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For Vladimir Pirojkov happiness was a concept he understood in relation to design through his own personal experience. Having worked in the car industry, designing the interiors of the Prius and Yarus for Toyota amongst a host of other roles in the automobile sector, he explained he was driven into the aeronautical sector through understanding he was dissatisfied with what he was doing. In doing so he has arrived at a proposal for a combined car and plane vehicle. Happiness may be hard to attain but the meaningful pursuit of it leads us on to creativity and surpassing ourselves.

What makes something unique and universal drew an even greater variety of responses. Ilse Crawford gave the example of her interior strategy for the Fogo Island Inn in Newfoundland. Briefed to both represent the hitherto unknown craft culture of the area but also draw in international visitors to the island, the Inn became a space to firstly represent and develop an informal indigenous craft culture – patchwork quilts and hard furniture – through the help of international designers, and secondly to create an interior ensemble designed to attract visitors from far and wide. In her model the designer becomes an intermediary between the local and the universal. In her own way Paolo Navone is doing a similar thing. Although the interface between the unique and the universal to her was the way in which the individual assembles objects from around the world in their own way. In a similar way Daniel Rozensztroch, her fellow contributor, takes her work and adds it to the ensemble of the Merci Paris store of which he is art director and where Navone sells.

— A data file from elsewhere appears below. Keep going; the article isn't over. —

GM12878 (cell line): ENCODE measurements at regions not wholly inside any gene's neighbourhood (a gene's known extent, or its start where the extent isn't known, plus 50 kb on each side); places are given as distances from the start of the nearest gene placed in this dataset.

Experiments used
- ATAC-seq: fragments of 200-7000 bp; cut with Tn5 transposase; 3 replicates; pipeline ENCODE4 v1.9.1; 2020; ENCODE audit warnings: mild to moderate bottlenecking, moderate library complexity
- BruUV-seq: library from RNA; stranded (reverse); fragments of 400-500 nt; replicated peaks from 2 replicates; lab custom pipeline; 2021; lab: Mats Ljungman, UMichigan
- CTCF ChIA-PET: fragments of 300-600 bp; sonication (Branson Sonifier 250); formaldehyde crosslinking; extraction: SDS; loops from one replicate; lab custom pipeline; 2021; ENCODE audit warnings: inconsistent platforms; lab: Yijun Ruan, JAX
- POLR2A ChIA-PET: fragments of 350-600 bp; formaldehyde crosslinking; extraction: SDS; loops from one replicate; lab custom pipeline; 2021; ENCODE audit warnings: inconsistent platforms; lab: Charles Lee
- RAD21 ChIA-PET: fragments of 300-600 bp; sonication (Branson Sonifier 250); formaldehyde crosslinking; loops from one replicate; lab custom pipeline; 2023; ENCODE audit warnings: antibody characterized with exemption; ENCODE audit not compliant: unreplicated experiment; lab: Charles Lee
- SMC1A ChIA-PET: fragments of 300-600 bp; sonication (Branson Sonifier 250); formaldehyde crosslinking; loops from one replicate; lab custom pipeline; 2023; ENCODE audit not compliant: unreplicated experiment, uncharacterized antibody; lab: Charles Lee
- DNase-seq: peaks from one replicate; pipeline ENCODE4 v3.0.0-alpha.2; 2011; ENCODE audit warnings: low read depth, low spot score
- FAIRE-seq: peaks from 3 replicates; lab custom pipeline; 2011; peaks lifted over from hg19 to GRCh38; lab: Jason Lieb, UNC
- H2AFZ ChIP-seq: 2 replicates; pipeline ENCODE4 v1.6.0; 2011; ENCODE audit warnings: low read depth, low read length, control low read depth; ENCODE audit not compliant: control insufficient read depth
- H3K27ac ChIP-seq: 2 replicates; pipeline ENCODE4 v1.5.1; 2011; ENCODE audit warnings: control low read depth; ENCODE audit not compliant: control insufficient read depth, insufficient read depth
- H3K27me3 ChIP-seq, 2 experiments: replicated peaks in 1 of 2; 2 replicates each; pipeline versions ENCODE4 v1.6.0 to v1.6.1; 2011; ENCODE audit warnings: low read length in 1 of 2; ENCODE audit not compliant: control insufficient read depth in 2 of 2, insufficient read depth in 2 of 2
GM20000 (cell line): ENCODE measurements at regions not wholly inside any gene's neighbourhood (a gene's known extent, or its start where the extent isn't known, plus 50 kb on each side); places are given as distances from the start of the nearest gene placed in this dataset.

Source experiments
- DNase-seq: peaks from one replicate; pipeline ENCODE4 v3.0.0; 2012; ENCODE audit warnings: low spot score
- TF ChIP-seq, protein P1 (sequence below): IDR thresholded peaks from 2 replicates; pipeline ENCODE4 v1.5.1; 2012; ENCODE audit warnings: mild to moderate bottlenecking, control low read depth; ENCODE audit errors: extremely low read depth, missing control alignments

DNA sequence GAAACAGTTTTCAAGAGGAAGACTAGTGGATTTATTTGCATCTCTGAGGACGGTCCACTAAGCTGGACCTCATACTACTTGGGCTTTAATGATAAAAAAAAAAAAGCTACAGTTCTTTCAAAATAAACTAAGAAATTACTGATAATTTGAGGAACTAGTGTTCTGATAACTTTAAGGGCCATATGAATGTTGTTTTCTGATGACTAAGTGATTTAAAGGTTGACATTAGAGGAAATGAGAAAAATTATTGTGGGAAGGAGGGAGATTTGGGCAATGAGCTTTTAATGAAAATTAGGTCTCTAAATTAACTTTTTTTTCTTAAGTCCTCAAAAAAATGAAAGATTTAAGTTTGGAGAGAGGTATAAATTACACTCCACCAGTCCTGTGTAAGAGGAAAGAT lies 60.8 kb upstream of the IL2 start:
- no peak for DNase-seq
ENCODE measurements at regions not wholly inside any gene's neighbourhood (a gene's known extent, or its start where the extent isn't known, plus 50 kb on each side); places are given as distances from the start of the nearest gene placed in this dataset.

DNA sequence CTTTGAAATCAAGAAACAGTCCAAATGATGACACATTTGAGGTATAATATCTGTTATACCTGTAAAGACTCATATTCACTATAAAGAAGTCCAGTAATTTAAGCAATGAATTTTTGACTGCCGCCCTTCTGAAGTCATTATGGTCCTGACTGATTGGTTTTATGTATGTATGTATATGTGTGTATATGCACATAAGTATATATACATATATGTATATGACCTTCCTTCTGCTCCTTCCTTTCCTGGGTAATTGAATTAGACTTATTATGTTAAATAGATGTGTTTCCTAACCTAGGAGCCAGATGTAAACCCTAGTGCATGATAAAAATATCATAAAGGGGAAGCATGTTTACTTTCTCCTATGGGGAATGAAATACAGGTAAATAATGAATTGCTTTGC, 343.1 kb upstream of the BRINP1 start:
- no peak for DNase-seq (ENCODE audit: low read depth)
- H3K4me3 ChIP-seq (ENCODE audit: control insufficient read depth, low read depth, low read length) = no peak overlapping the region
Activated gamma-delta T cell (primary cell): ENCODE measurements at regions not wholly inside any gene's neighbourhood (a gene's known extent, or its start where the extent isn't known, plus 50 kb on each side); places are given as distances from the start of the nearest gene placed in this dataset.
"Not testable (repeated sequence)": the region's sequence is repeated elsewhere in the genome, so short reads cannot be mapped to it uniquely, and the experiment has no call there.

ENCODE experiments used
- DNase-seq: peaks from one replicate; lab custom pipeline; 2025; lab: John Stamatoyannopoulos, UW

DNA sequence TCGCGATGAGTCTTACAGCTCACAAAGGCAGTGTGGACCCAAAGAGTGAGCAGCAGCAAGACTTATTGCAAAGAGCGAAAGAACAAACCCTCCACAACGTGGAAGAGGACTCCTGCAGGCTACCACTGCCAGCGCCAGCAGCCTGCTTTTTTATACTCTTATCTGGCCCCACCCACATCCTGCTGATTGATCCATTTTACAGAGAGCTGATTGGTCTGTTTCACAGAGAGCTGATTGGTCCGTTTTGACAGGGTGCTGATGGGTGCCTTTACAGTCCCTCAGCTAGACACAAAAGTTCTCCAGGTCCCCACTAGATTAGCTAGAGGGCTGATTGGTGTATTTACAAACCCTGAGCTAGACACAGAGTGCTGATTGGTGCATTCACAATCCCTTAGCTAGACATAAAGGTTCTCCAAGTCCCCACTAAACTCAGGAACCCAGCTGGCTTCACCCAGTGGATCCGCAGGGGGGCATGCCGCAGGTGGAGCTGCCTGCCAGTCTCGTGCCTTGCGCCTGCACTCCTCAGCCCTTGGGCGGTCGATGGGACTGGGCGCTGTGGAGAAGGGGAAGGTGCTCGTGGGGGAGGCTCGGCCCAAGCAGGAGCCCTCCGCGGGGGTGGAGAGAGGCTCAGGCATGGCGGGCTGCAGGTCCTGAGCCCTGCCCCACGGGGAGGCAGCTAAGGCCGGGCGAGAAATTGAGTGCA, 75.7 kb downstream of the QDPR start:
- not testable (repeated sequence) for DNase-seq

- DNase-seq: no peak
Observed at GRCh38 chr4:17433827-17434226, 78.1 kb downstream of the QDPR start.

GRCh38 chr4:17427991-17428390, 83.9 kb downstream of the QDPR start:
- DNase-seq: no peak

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For Gaetano Pesce the conference was a chance to re-affirm his faith in the direction of Italy as a home for design. Pesce who has questioned the existence of Italian Design in the past, has clearly realised that the approach of the Italians to material production is unique, affirmed its role in an international context. For Stuart Parr, the unique was itself an opportunity. Rather than being a product of a specific place for him the unique was the great idea; the Hasselblad camera, the Rietveld Chair, the first Thonet bentwood chair. What makes a unique object universal, is the manner in which it addresses a need and subsequently succeeds. Whilst things have changed a great deal the skill of the designer is the same as it always was.